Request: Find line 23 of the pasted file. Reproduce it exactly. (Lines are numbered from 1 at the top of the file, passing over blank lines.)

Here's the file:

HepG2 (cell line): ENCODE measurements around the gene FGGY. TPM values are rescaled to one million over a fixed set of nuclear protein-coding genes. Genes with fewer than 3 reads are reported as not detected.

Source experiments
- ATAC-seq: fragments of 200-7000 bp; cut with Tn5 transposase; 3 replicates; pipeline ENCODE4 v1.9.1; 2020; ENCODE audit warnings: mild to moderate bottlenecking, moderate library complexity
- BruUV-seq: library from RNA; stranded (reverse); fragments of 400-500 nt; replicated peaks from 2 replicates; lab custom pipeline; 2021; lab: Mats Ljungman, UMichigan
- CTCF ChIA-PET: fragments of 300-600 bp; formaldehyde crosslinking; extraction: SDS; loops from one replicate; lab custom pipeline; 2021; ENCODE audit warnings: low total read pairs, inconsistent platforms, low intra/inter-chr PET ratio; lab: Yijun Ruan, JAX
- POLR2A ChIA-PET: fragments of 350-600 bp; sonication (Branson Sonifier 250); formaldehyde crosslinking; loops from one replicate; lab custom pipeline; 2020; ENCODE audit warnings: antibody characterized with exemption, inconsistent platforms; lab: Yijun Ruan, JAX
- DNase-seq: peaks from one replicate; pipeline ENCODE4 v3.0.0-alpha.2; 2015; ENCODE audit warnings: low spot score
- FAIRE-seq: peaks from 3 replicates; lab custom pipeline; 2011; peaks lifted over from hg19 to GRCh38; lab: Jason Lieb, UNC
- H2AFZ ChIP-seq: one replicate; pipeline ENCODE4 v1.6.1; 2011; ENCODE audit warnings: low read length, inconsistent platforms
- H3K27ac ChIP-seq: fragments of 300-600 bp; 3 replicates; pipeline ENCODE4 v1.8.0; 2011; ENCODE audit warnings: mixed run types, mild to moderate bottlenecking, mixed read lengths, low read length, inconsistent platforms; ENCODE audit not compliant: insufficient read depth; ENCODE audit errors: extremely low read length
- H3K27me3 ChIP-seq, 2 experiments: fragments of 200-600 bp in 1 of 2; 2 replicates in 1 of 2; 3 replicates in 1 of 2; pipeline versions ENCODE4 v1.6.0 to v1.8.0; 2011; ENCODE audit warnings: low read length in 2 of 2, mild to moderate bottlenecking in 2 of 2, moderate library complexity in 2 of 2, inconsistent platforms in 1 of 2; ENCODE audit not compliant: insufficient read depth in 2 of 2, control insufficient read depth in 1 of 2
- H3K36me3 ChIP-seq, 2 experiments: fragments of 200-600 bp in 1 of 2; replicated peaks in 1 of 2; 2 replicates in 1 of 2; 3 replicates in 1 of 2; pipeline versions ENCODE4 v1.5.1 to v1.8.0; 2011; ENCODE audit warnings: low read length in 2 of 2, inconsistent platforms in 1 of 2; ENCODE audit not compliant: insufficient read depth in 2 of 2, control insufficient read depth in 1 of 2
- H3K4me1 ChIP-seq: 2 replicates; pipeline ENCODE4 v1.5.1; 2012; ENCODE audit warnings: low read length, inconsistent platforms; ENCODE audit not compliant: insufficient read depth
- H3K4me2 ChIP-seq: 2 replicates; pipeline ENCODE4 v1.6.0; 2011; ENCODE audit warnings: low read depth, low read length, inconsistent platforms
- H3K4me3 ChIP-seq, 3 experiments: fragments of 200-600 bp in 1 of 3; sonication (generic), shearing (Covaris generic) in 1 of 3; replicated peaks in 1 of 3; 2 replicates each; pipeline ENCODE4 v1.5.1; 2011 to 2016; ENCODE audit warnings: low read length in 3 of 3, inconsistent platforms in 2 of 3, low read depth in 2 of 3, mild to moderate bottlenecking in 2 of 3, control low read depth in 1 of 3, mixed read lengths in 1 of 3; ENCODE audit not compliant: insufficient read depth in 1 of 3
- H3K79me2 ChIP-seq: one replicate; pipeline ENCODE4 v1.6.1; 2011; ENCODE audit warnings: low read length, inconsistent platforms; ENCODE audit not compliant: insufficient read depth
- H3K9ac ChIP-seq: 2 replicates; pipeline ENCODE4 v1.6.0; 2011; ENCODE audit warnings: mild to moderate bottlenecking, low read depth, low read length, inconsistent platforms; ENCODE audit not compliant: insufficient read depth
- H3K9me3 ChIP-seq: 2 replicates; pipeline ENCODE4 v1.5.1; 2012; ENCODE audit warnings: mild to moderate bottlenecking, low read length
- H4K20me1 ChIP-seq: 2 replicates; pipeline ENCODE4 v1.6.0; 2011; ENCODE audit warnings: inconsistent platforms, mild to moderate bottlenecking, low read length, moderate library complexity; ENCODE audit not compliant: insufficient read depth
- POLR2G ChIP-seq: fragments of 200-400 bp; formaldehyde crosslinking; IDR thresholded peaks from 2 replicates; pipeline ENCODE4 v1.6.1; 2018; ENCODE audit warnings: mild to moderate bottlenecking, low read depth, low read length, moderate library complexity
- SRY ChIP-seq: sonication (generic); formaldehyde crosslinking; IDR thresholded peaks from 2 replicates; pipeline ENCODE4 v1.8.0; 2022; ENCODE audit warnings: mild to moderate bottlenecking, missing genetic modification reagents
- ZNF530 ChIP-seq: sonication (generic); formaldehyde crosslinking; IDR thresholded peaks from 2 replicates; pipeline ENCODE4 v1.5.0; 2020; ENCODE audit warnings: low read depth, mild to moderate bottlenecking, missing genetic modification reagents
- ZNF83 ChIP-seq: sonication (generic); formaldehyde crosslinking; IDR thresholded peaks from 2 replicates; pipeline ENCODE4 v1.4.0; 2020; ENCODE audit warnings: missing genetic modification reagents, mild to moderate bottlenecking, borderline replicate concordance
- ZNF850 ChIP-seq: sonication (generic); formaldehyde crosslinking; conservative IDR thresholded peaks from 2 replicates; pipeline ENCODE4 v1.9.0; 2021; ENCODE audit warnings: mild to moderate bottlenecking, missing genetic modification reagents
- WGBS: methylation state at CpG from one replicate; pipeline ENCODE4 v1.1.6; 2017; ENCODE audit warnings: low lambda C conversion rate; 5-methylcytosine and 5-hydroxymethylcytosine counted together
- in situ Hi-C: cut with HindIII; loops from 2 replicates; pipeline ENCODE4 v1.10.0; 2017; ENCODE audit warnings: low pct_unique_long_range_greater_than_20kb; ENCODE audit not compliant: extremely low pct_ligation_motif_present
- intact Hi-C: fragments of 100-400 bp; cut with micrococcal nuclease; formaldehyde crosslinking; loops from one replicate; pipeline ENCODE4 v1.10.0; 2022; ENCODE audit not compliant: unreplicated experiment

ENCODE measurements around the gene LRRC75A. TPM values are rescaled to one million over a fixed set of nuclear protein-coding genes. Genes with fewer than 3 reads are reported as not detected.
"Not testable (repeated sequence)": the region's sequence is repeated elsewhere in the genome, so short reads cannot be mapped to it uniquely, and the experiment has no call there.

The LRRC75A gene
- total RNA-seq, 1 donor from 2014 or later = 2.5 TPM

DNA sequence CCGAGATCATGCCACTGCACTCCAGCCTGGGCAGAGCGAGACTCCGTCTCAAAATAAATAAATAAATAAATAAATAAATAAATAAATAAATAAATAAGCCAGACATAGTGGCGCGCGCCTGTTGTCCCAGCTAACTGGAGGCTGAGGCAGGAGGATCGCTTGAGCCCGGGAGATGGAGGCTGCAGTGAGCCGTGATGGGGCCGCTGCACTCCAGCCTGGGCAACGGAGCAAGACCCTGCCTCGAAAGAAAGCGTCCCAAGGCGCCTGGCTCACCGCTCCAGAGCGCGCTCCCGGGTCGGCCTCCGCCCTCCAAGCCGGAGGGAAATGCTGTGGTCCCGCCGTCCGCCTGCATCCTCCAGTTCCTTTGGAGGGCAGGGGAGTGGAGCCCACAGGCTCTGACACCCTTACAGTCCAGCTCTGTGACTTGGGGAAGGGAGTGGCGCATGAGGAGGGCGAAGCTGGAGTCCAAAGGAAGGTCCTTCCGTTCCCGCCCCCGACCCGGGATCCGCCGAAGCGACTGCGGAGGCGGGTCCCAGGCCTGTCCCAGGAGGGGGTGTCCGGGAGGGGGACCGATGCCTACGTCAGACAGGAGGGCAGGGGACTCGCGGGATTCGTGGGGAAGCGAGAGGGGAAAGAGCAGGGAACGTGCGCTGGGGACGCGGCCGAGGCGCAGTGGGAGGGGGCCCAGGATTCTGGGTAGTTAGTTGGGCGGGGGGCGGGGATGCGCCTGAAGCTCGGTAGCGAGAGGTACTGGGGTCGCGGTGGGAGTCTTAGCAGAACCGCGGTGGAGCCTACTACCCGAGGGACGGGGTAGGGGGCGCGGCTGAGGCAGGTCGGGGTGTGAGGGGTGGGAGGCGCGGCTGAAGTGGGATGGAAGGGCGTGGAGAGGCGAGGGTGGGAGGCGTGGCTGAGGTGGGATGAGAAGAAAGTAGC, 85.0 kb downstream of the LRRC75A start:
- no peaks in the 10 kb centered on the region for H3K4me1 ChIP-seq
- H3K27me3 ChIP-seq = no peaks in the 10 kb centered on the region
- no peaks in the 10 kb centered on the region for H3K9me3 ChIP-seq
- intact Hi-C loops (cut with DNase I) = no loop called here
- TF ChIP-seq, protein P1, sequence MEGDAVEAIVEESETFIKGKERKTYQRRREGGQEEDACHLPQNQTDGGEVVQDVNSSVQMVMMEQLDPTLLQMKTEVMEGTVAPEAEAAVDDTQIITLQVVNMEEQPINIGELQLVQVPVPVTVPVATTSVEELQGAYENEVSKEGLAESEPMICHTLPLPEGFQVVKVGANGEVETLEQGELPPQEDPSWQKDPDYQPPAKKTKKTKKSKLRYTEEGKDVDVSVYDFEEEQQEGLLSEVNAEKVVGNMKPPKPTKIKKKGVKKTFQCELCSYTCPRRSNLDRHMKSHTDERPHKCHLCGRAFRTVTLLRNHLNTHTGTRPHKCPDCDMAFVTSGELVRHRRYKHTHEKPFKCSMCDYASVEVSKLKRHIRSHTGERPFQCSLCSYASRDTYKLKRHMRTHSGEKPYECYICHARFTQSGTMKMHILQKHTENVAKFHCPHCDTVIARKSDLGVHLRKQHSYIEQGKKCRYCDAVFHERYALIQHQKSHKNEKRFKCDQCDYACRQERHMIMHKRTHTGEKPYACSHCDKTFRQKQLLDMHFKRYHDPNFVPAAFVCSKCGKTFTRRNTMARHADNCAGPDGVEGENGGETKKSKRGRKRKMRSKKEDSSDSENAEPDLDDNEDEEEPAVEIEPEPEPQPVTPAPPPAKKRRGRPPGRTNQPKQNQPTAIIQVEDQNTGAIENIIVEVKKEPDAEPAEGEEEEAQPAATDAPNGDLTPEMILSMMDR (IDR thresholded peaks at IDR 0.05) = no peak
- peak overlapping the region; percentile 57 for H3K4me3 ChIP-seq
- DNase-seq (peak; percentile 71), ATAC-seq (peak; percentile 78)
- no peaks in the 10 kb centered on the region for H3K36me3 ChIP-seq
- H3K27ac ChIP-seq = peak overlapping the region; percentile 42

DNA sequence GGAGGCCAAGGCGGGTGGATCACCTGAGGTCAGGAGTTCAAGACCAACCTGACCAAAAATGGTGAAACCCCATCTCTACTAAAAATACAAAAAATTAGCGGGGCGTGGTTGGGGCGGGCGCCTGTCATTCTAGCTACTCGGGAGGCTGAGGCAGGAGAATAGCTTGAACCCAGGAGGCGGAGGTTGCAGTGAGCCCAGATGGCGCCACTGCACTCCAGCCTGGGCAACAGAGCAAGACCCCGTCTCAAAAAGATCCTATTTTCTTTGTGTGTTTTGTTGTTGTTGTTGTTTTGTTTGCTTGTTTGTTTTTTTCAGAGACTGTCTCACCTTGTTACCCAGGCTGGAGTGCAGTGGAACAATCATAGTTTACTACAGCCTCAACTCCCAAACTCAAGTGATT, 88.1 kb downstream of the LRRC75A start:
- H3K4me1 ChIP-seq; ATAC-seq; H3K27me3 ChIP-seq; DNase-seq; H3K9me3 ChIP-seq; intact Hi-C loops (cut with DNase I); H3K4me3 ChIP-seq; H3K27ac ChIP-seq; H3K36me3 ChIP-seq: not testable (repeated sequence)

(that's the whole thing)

- ZNF83 ChIP-seq: sonication (generic); formaldehyde crosslinking; IDR thresholded peaks from 2 replicates; pipeline ENCODE4 v1.4.0; 2020; ENCODE audit warnings: missing genetic modification reagents, mild to moderate bottlenecking, borderline replicate concordance